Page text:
The Tower Journal

Alex Neely

Save Me from My Enemies

          I am stuck between a bunker wall and other bodies. The humidity is so that I sweat without movement. I haven’t swallowed in minutes, or the sand in my teeth has soaked up my spit. The air smells of sulfur and burning flesh. I want to look beyond the concrete. I want to witness the side effects of an hour’s worth of enemy indirect fire. But, I don’t move. I don’t look. I can’t move. Wedged, I am the barrier between grown men and concrete. Ten men? More? Maybe, I don’t know. I can’t see. All of their heads are small silhouetted mountains in the shadows. Their white eyes are uniform. I recognize no one. The man to my left is shirtless. I feel his sweat and sand covered skin shift with tense muscles. I rhythmically bounce my head trying to find a song. Boom! Another rocket.
          Debris dives onto the exterior of the bunker. Screams ricochet through the concrete. Night’s darkness is interrupted by a flash of yellow. I squint at the mere sight. Beyond the wall, cackles of gunfire can be heard. Pop. Pop. Pop. Pop. Voices explode through pockets of silence. A man calls for ammo. Smoke rolls through the bunker. Soldiers cough. There is a smell like boiled eggs and a taste like dirty socks. Boom! Another rocket.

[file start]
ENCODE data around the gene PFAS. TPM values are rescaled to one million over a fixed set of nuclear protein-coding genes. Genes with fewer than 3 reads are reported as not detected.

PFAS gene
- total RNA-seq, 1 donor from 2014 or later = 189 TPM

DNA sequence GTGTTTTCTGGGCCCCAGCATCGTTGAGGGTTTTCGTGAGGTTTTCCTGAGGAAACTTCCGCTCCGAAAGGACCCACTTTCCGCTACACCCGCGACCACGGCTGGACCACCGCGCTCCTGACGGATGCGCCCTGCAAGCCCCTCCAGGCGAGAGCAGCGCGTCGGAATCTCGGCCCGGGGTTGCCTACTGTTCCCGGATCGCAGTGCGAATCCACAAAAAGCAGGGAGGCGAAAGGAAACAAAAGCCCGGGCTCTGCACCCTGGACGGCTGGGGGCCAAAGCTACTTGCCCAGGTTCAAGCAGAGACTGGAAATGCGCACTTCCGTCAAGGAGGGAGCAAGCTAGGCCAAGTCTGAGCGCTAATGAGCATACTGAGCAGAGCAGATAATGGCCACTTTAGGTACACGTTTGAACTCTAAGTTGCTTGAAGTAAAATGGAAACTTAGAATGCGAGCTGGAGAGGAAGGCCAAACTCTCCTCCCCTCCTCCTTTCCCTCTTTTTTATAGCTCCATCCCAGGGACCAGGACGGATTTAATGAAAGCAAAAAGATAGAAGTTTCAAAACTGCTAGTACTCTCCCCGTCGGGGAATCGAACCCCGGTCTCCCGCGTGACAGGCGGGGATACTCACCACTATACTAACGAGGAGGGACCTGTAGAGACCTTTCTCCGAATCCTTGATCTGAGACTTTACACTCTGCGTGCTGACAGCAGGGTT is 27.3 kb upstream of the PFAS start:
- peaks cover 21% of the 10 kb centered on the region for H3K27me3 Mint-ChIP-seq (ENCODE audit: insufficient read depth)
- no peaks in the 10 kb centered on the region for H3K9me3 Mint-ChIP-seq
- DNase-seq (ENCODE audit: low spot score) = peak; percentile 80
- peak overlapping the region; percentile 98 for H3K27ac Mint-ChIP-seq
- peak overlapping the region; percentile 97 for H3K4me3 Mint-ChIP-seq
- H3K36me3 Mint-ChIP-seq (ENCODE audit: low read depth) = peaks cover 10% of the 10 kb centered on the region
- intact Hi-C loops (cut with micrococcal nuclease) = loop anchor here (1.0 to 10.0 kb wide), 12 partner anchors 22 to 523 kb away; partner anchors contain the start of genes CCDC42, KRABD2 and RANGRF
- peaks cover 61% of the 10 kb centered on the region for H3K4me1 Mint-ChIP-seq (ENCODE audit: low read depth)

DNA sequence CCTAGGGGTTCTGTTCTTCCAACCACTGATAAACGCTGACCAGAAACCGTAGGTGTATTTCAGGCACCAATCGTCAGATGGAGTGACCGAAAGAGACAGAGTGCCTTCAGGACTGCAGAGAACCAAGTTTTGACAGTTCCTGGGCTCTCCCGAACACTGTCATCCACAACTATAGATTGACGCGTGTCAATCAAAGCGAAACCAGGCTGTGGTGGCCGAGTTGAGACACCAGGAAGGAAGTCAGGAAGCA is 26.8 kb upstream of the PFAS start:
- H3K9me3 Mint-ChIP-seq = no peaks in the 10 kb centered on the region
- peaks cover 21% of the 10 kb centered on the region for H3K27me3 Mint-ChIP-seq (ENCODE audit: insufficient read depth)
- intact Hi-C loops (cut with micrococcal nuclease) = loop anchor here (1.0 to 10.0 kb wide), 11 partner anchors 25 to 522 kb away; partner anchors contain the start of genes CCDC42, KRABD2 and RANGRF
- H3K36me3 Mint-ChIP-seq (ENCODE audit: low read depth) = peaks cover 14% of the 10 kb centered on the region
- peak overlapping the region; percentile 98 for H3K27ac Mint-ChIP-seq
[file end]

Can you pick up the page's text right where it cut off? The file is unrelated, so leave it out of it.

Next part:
“Save me from my enemies, my God; protect me from those who attack me!” The words are bouncing off the shirtless soldier’s quivering lips. His sand-covered right arm, against my body, is scratching me, as it shifts between words. No worries, the marks will match the concrete chaffing on my right arm. If he is crying, his tears are mixed with streams of sweat. I find a strange solace watching beads of water drip from his nose into the dark. Drip. Drip. Drip. Drip. Drip. Boom! Another rocket.
          Every soldier in the bunker flinches collectively, sending a twitch through their body and a dip in their chin. A small camel spider calmly walks across the bunker ceiling. The shirtless soldier is rocking back and forth. The uniform pants covering his legs are caked with sand and sweat. I hope its sweat. Good God, his eyes! The tears are no more. His pupils are resting in sunken pockets of delirium. I quietly wonder what he is seeing.
          “Save me from those evil people; rescue me from those murderers!” His American southern accent mixed with fear makes the prayer sound like the delusional muttering of a drug-addled reverend. The nails on his right hand are bleeding. A piece of fingernail rests on his lower lip. I lodge my left arm between my legs and sit up straight. Space is limited, but we are no longer touching. The shirtless soldier closes his eyes. His hands fall into the sand. The camel spider has disappeared. Breaths leave his body at a stuttered whimper. Boom! Another rocket.